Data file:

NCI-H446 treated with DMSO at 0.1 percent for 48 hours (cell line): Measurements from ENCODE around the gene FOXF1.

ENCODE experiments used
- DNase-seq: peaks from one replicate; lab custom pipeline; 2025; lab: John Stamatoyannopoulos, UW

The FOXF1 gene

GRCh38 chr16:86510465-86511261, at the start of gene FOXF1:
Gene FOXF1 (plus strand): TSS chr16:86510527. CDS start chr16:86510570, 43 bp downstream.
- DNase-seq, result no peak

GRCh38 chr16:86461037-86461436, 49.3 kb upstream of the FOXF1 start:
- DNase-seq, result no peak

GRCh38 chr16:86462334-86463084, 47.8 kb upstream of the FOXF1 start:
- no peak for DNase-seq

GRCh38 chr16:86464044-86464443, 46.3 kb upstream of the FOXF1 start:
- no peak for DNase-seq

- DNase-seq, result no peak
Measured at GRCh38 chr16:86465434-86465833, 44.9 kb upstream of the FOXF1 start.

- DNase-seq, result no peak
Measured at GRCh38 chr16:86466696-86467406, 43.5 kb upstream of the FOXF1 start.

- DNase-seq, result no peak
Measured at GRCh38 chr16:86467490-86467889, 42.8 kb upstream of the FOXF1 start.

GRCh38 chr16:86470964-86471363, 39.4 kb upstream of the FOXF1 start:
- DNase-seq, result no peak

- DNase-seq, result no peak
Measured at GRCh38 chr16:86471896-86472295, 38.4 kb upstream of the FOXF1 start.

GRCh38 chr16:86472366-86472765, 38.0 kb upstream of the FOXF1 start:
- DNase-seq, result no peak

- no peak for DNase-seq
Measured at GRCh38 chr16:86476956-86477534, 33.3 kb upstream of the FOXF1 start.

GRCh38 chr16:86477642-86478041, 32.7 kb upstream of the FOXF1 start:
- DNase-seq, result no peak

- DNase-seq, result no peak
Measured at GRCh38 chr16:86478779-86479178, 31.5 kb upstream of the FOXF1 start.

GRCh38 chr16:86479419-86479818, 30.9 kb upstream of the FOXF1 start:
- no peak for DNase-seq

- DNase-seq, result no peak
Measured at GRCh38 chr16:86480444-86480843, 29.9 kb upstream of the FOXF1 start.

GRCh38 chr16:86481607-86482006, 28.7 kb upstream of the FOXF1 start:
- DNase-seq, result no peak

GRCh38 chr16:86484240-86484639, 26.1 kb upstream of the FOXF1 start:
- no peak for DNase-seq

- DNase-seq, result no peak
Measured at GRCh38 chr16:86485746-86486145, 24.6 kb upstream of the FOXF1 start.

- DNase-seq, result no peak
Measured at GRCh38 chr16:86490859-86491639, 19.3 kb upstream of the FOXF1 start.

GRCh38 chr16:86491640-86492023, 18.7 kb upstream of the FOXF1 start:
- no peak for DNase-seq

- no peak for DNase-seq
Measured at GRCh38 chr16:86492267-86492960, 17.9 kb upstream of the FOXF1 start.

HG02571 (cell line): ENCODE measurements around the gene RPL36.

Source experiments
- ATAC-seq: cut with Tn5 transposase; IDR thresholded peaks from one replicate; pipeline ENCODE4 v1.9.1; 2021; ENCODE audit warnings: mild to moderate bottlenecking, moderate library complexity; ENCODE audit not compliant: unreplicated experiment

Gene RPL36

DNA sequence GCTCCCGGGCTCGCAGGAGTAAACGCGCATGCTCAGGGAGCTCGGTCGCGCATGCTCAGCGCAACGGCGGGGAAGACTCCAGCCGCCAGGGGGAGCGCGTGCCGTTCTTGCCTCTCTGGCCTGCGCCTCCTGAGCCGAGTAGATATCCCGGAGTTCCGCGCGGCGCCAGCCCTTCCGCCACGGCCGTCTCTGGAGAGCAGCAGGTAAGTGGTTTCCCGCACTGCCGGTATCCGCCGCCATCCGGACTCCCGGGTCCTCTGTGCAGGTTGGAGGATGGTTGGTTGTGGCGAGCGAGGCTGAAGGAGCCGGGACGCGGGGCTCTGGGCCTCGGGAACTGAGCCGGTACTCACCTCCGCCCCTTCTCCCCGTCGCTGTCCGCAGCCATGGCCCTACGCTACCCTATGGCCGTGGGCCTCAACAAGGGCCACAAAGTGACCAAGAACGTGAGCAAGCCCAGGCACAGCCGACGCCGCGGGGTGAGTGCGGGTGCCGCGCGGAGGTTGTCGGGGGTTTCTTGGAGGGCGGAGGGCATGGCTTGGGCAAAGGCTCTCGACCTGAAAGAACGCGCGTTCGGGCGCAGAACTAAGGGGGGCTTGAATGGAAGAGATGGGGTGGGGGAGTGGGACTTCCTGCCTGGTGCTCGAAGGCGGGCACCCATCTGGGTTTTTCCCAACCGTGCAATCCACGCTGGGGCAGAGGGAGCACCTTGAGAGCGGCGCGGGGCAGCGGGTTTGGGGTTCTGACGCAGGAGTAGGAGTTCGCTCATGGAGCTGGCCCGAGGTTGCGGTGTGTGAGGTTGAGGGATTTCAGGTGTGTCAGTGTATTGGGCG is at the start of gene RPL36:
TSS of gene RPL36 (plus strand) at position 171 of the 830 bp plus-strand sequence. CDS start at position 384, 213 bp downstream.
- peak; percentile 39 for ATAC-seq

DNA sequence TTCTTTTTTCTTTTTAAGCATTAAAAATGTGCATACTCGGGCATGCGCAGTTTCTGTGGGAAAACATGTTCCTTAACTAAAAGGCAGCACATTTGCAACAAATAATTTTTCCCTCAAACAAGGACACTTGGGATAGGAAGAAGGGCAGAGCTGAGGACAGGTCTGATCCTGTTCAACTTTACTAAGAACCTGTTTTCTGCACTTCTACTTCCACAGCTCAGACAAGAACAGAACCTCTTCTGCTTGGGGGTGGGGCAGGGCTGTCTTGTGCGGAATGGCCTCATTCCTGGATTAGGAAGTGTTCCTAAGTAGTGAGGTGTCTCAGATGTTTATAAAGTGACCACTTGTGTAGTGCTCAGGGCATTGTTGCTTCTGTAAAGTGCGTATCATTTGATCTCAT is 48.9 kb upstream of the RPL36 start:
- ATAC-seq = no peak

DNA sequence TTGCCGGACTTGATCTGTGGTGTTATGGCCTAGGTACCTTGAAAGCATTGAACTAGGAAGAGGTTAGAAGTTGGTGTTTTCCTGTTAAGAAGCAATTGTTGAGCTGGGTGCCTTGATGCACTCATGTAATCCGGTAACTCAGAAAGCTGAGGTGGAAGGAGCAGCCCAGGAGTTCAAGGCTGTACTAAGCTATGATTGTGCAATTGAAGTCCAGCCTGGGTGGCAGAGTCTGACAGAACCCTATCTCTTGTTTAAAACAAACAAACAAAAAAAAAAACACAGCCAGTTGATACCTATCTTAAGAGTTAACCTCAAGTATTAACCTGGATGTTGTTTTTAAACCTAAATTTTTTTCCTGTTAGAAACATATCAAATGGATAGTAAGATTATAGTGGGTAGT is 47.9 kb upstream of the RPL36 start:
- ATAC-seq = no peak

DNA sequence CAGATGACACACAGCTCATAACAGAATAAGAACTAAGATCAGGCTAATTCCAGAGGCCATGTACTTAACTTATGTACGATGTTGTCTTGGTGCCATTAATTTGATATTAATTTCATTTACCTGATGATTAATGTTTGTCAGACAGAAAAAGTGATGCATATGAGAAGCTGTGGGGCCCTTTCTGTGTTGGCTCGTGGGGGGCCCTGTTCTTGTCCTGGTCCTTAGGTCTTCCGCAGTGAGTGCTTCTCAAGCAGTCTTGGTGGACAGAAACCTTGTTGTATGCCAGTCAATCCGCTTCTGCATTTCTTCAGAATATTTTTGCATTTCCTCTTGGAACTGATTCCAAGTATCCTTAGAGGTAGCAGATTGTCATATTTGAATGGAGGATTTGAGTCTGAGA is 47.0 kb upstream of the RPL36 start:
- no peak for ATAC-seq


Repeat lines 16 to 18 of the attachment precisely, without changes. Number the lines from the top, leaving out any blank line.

- DNase-seq, result no peak
Measured at GRCh38 chr16:86466696-86467406, 43.5 kb upstream of the FOXF1 start.

- DNase-seq, result no peak